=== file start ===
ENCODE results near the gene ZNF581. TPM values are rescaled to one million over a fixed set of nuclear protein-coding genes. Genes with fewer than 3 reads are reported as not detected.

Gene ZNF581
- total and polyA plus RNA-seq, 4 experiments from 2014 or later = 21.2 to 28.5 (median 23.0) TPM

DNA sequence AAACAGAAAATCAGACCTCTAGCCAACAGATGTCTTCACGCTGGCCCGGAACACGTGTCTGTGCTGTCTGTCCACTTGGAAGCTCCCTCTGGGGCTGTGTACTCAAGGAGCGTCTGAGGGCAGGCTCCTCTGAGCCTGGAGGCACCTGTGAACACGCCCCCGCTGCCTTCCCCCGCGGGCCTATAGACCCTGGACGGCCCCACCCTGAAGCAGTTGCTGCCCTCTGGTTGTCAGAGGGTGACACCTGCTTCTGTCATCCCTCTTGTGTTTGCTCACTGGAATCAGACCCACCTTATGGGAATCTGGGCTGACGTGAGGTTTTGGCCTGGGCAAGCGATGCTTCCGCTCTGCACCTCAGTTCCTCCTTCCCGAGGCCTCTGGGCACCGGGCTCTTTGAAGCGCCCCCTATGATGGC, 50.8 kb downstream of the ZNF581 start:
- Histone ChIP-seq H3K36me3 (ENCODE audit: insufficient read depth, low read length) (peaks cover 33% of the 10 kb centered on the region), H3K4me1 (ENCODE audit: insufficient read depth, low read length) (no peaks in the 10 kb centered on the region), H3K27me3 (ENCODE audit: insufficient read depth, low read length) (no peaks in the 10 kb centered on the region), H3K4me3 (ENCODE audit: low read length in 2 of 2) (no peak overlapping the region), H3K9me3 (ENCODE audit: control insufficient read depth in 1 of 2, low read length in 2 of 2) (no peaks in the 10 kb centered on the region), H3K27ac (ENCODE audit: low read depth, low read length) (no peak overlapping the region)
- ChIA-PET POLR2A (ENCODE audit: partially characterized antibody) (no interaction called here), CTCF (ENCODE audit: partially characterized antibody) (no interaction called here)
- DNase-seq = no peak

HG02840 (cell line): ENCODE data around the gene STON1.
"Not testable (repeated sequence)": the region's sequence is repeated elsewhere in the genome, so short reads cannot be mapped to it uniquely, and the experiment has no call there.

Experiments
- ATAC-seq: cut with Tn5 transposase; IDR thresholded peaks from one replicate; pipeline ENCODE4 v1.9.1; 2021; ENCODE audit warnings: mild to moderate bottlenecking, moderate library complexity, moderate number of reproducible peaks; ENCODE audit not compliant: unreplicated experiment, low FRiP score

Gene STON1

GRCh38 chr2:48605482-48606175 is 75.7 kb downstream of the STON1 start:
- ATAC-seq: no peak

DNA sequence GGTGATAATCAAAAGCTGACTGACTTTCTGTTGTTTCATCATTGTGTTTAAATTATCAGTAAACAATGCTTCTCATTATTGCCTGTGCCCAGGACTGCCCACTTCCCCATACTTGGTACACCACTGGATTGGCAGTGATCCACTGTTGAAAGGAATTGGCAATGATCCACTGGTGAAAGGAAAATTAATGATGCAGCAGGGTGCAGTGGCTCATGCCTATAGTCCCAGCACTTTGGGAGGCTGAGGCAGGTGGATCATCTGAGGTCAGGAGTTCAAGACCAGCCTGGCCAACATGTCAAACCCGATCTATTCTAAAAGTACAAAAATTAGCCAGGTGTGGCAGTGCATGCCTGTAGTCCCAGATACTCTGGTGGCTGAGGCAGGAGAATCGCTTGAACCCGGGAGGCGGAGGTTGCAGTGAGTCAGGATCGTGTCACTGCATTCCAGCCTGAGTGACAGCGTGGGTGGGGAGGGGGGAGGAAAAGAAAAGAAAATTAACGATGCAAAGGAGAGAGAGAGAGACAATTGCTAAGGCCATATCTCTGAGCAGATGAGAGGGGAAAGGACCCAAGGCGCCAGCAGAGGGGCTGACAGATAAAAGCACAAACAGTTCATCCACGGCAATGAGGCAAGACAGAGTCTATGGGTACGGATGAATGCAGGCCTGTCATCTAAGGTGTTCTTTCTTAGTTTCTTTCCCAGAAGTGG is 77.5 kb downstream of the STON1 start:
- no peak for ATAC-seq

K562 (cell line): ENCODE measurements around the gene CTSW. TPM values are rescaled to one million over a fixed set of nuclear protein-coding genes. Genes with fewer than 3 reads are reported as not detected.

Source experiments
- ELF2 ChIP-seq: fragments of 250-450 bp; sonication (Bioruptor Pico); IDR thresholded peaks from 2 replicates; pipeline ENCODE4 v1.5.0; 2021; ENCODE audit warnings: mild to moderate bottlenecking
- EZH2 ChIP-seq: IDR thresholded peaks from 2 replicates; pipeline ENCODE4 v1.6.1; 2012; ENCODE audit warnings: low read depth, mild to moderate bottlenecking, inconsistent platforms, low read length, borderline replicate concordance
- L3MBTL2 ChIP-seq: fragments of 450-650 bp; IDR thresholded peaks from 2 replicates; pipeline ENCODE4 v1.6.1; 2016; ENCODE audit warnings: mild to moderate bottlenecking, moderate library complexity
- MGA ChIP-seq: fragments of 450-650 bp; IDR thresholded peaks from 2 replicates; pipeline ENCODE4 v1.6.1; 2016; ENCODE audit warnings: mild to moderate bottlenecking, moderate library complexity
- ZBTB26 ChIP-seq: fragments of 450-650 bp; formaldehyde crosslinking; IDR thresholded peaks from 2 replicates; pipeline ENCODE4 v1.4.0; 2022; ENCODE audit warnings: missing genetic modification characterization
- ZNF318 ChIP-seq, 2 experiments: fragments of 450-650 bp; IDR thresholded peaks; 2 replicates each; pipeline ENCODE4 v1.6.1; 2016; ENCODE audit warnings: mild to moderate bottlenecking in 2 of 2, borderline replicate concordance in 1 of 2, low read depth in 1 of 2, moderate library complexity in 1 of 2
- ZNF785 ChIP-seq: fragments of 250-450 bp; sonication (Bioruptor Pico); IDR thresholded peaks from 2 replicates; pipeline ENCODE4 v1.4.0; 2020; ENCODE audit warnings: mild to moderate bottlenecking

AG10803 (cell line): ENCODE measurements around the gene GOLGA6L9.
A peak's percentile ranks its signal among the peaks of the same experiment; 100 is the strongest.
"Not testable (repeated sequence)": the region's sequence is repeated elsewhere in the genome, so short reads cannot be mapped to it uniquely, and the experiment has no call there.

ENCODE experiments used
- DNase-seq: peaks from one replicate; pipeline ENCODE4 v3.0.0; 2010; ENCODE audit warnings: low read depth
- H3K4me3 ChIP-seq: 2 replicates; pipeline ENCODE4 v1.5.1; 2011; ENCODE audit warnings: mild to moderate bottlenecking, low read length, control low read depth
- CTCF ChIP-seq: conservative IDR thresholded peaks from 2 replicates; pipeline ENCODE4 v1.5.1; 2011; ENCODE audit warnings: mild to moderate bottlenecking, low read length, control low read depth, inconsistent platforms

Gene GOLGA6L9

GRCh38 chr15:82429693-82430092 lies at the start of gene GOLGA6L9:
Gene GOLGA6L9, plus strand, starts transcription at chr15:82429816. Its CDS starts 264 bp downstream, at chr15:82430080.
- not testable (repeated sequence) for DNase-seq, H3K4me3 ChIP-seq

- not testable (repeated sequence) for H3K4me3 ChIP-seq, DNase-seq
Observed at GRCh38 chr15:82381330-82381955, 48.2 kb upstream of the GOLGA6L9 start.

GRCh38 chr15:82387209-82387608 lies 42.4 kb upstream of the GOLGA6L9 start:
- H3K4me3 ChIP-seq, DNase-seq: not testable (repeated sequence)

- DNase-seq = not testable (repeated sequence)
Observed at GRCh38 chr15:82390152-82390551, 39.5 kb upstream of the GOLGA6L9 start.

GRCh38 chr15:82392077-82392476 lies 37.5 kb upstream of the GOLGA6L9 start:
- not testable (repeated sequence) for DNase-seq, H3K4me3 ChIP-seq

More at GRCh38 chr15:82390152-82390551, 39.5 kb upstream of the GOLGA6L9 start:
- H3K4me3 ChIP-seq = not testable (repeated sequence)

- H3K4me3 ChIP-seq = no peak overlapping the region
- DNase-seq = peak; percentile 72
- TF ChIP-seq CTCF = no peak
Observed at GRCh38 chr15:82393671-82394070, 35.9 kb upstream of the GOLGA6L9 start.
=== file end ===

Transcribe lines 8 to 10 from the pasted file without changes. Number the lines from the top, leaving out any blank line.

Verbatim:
HG02840 (cell line): ENCODE data around the gene STON1.
"Not testable (repeated sequence)": the region's sequence is repeated elsewhere in the genome, so short reads cannot be mapped to it uniquely, and the experiment has no call there.

Experiments